From a childhood on food stamps to an adulthood in food tech, Riana Lynn is changing the cost of, content in and access to healthy snacks.
Technology companies and venture capital offices are typically filled with white men, making the likelihood of a young, African-American girl founding, funding, and sustaining a food technology startup slim at best. But while her biology degree and entrepreneurial spirit ultimately paved the way for success, Riana found more than a little inspiration working as a black woman inside the White House…alongside a First Lady who made food and fitness her top priorities.
“I grew up in Evanston, Illinois. My best friends, their parents went to Harvard and my mom did not graduate college. I did at times grow up on food stamps. (In the Midwest) you’re not going to see the juice bars and the food carts and produce carts that you’re going to see in New York or Florida or California. And so all of that has really shaped the way I view food and food accessibility.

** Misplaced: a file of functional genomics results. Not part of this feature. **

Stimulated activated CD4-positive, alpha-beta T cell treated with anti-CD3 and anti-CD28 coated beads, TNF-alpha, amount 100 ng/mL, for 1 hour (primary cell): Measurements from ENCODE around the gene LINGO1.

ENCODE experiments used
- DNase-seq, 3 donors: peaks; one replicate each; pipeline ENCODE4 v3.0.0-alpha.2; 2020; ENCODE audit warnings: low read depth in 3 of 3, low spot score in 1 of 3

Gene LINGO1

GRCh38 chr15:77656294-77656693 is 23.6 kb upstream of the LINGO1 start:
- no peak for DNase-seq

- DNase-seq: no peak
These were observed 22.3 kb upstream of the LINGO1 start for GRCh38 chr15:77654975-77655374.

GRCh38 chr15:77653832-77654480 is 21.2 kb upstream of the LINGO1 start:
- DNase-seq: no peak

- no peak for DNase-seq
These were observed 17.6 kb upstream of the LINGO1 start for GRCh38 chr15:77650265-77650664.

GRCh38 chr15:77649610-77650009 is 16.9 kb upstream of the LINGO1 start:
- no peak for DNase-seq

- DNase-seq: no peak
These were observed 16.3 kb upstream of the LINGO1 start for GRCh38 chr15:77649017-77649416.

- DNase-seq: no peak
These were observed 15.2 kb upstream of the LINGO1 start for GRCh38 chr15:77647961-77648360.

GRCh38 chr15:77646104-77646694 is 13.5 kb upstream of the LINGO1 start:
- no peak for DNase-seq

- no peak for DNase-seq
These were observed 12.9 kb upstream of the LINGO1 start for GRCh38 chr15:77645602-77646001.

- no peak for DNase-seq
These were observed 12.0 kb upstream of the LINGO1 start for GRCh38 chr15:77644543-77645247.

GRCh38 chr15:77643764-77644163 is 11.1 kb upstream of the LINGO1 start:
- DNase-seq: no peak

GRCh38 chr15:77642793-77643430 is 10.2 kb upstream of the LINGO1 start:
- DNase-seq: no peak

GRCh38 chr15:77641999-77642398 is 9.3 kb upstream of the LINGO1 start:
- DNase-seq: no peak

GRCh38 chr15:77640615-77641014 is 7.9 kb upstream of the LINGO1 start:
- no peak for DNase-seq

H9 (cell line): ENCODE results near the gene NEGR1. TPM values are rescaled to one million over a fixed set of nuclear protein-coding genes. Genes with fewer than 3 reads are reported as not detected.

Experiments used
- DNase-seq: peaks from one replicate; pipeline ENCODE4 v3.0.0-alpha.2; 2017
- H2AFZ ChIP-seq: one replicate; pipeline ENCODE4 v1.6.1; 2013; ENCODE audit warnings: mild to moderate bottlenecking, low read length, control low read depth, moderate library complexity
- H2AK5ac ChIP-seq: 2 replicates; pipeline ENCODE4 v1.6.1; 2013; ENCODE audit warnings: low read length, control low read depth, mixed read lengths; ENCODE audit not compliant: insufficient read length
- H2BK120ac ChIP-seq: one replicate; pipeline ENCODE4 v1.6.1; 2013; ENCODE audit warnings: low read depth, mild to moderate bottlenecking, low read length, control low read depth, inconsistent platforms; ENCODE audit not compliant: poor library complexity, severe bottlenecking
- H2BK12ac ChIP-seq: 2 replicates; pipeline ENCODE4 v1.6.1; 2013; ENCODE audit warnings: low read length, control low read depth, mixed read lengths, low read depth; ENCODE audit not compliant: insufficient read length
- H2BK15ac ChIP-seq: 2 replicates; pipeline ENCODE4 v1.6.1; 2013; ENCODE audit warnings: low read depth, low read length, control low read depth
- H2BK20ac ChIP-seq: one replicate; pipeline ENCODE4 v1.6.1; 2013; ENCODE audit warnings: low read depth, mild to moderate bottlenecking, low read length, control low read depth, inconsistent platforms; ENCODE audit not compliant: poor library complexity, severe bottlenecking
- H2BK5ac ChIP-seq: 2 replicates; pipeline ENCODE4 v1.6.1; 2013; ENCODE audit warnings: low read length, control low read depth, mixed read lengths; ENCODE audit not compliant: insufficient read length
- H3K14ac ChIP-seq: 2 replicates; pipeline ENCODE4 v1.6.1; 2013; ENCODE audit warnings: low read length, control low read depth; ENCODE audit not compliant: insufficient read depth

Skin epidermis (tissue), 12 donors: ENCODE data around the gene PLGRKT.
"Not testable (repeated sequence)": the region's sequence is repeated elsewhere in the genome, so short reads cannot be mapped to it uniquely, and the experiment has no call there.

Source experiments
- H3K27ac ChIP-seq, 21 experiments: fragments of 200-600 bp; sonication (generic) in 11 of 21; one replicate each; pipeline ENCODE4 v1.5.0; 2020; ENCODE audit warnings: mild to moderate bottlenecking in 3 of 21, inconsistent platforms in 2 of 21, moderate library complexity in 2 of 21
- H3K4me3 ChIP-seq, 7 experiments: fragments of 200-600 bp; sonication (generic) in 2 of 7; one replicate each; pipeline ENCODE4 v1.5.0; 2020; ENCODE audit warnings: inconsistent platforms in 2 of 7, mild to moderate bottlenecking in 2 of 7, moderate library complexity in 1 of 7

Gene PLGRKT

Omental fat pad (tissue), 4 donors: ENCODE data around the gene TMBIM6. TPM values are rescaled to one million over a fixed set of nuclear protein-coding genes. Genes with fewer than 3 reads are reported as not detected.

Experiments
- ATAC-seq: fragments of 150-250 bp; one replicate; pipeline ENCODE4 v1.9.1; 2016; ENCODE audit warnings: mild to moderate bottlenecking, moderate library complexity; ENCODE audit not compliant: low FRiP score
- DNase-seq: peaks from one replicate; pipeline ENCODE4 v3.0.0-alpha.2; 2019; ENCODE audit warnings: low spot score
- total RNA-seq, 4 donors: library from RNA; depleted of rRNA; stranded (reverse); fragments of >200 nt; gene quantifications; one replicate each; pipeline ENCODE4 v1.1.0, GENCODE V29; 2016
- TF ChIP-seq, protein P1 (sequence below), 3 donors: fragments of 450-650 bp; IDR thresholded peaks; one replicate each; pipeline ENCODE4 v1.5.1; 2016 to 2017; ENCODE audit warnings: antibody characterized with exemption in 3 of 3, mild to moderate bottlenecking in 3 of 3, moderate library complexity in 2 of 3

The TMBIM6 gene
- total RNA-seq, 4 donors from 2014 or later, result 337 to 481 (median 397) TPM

My mom, although she got pregnant with me early in college and dropped out, she made a lot of sacrifices. She struggled to put me through private school and after school programs. And so, while I was set up for some form of success, the likelihood for me to be doing what I’m doing—especially with having very little role models in the same field—is somewhat rare.”
Riana Lynn is a serial entrepreneur with a passion for technology and food, named by Crain’s as one of its 20 in their 20s and Entrepreneur Magazine’s Top 30 Under 30. Her food and technology firm, Revive, was acquired by A Better Life Holdings, LLC run by CNBC’s Marcus Lemonis of “The Profit.” Currently, she is founder and CEO of FoodTrace, a supply chain software company, the founder of food company Journey Foods, a venture capitalist with investment firm Cleveland Avenue and has served as a Google Entrepreneur-in-Residence.